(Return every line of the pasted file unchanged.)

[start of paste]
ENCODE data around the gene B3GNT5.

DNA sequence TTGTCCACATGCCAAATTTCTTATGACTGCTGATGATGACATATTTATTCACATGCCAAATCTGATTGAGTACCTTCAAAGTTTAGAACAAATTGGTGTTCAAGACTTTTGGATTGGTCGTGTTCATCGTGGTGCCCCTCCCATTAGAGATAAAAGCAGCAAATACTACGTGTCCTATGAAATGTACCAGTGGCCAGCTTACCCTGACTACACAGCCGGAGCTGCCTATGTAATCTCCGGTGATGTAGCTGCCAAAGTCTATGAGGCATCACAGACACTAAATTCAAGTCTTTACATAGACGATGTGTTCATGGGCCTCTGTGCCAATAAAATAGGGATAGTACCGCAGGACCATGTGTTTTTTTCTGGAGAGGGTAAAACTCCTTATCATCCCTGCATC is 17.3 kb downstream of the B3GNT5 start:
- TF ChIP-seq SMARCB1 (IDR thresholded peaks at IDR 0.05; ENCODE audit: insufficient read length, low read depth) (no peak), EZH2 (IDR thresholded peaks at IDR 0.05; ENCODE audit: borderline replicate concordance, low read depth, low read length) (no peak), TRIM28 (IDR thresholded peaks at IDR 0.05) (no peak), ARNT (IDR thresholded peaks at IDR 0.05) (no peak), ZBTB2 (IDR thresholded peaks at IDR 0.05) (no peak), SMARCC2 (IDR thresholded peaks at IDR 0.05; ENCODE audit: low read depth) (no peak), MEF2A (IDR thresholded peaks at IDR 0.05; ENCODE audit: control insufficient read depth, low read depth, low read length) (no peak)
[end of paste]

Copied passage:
ENCODE data around the gene B3GNT5.

DNA sequence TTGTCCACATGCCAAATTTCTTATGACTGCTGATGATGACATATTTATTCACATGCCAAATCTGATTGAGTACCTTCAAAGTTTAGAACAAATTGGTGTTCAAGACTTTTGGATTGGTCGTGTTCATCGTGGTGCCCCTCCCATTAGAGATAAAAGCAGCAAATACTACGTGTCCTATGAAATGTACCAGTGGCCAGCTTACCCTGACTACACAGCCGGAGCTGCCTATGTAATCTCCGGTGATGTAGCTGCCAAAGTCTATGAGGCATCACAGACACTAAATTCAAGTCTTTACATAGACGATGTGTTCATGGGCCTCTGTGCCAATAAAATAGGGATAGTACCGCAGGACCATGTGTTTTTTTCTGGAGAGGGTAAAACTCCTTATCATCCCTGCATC is 17.3 kb downstream of the B3GNT5 start:
- TF ChIP-seq SMARCB1 (IDR thresholded peaks at IDR 0.05; ENCODE audit: insufficient read length, low read depth) (no peak), EZH2 (IDR thresholded peaks at IDR 0.05; ENCODE audit: borderline replicate concordance, low read depth, low read length) (no peak), TRIM28 (IDR thresholded peaks at IDR 0.05) (no peak), ARNT (IDR thresholded peaks at IDR 0.05) (no peak), ZBTB2 (IDR thresholded peaks at IDR 0.05) (no peak), SMARCC2 (IDR thresholded peaks at IDR 0.05; ENCODE audit: low read depth) (no peak), MEF2A (IDR thresholded peaks at IDR 0.05; ENCODE audit: control insufficient read depth, low read depth, low read length) (no peak)